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A Society that Invites Violence: Edward Albee’s The Zoo Story

  • Journal of Modern English Drama
  • Abbr : JMBARD
  • 2016, 29(2), pp.27-56
  • Publisher : 한국현대영미드라마학회
  • Research Area : Humanities > English Language and Literature > English Literature > Contemporary English Drama

Kim Young Ji 1

1강원대학교

Accredited

ABSTRACT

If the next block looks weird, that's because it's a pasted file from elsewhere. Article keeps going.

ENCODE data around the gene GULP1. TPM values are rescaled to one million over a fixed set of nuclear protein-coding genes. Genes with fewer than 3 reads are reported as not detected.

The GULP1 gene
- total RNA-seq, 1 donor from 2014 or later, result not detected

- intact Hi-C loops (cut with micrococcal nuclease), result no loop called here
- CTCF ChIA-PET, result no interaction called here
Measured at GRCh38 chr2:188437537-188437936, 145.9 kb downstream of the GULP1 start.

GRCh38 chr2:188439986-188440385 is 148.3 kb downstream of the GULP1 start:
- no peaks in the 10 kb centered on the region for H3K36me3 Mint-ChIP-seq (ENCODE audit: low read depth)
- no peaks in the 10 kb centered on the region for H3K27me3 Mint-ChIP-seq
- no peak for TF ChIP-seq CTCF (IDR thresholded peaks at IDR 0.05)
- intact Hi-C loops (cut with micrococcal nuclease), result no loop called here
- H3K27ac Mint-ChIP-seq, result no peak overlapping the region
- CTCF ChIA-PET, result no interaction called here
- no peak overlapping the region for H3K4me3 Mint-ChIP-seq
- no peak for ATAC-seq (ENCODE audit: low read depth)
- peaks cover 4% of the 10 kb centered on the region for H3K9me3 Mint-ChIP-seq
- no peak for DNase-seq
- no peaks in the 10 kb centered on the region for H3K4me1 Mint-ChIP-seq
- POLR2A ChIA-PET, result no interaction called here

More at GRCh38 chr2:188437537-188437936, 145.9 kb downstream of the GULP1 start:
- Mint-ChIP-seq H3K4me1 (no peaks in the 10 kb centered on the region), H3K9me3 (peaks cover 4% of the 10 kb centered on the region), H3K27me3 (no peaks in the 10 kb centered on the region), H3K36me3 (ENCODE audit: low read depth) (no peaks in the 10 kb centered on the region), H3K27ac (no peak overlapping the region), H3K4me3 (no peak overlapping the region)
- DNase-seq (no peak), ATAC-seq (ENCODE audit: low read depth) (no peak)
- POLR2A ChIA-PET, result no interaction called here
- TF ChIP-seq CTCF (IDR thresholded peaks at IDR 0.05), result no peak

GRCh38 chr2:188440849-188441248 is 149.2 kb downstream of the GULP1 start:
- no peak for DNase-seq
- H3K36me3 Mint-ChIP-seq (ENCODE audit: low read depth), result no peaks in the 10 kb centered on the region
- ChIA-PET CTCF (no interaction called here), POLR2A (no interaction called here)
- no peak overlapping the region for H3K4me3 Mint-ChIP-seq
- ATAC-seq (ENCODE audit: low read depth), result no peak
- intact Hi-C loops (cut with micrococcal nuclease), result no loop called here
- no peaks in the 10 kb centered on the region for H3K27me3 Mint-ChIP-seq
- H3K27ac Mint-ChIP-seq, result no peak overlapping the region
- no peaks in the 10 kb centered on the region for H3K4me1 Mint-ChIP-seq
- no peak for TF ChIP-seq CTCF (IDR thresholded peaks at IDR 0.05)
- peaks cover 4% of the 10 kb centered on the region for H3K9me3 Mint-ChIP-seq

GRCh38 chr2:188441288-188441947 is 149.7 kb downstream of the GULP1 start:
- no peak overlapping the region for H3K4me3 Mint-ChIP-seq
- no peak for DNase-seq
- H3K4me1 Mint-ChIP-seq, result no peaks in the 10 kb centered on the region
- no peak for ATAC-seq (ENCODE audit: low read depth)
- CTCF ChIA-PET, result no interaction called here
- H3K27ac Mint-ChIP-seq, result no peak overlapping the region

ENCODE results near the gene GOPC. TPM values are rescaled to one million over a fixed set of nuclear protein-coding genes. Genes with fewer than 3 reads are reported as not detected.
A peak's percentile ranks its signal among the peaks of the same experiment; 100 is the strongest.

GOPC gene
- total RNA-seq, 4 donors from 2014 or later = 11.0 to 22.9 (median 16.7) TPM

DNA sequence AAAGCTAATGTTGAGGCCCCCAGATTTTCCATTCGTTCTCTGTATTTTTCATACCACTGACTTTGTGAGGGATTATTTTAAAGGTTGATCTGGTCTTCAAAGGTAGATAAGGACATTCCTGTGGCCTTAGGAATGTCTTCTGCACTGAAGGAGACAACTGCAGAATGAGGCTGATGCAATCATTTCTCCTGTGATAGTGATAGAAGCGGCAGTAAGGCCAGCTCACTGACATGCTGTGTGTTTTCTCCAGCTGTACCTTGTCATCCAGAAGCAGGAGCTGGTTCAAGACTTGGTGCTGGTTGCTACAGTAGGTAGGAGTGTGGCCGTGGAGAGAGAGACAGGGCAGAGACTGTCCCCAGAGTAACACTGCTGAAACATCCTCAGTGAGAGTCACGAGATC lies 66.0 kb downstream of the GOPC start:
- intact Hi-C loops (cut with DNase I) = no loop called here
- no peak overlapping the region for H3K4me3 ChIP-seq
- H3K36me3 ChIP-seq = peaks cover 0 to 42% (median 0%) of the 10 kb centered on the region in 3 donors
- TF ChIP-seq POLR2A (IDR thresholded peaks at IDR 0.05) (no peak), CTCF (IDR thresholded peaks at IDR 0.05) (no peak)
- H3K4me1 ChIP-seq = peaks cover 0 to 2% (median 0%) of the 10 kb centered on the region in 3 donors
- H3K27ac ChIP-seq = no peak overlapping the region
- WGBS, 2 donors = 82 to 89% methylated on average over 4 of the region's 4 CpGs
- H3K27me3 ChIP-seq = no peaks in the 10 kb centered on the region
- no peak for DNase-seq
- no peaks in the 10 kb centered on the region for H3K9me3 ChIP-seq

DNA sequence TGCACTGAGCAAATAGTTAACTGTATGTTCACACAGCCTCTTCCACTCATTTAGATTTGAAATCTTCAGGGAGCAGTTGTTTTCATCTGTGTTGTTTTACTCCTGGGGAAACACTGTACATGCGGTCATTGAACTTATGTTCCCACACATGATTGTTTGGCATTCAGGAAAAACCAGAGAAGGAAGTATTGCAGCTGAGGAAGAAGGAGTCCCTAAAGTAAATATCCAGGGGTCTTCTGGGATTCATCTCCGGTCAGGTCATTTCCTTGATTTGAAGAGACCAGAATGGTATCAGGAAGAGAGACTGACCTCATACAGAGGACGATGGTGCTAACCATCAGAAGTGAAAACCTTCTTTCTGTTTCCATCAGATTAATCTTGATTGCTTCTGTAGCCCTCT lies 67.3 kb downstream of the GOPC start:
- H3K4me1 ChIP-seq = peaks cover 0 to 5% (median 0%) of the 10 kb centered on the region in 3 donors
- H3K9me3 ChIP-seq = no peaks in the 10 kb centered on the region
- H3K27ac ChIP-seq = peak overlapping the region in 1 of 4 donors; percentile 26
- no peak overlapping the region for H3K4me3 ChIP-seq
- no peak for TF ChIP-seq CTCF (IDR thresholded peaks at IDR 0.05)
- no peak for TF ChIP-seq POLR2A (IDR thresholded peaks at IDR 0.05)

This paper aims to investigate the structural causality of violence in Edward Albee’s The Zoo Story(1959), that characterizes the 1950s of American society. Albee’s play portrays the fragmented phenomena of human relationships in reverse proportion to the economic development. As a preceding study, the theory of Rene Girard is taken into consideration, which suggests the origin of human violence and the scapegoat principle, in order to discuss in detail the operational principle of psychological violence. In The Zoo Story, Albee suggests the dignity of modern human beings hurt by social absurdities. Jerry and Peter are deprived of emotional stability due to the materialistic values of the community forced by American society. However, Jerry recognizes this social absurdity and tries to break free, whereas Peter turns away from his reality and gets intoxicated from the illusion caused by his social status so that he is involved in the psychological violence directed toward himself as well as the whole community. Jerry feels it urgently that he should propose an upright direction for Peter who leads an alienated situation just like his own. Jerry makes an effort to elicit a true reaction from Peter even through a violence by mimetic instinct, but when all of his plans fail, he chooses his own death as a last resort. Jerry is convinced that his death will liberate Peter from an isolated life, and at the same time, he hopes to be remembered as an origin of voluntary sacrificial violence for preventing violence, to the whole American society including Peter. Albee dramatizes the absurd systematic violence prevalent in the first half of 20th century American society through his literary work which pictures the innocently sacrificed lives of human beings. He agrees with the effect brought about by the scapegoat theory of Girard but also claim that the emotion of absurdity toward social violence must be overcome through solidarity between the communities as well as through the individual will, which avoids resorting to violence.

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